Frequently Asked Questions

 
 

Divorce/Dissolution

Three months after the filing and service of the Petition for Dissolution (the “cooling off” period), the court may terminate marital status, returning both parties to single individuals, upon an application by one party. We work diligently and strategically with our clients to resolve their cases in a preferably efficient and cost-effective manner, allowing them to transition as quickly as possible through the proceeding. However, it oftentimes takes much longer to resolve the property, support and custodial issues such that the “three-month rule” should be taken as a minimum waiting period for eligibility for divorce. It is critically important that you obtain expert legal advice (and if a dispute arises, skilled advocacy) to protect your rights and interests in a dissolution.

Child Support & Spousal Support

At Abele Law, we understand that support, whether child or spousal, is oftentimes at the heart of the matter for our clients. We understand the importance of guiding you through a realistic assessment of your needs and advocating for the best possible outcome.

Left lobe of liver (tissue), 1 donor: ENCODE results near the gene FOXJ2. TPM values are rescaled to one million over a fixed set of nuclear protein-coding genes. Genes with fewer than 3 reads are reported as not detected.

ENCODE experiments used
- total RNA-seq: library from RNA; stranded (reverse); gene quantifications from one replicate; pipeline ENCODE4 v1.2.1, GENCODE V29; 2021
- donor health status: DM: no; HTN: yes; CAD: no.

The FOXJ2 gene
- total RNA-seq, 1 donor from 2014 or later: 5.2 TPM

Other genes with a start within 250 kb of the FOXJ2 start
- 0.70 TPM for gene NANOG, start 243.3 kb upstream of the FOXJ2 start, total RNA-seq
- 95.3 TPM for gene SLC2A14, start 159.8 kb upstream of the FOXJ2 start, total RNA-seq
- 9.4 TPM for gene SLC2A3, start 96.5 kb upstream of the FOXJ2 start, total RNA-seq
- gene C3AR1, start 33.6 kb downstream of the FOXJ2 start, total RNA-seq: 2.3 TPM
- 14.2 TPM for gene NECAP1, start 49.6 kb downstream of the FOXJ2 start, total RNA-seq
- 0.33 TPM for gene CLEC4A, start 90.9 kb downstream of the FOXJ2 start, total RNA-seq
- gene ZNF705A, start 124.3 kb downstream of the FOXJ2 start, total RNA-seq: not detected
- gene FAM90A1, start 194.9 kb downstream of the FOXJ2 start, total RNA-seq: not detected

Child Support.

Child support is ordinarily ordered by the court when minor children are involved in a marital dissolution or paternity action. Child support is based largely on the physical custody structure, as well as the allocation of taxable and non-taxable income between the parents, with certain other relevant factors.

Spousal Support.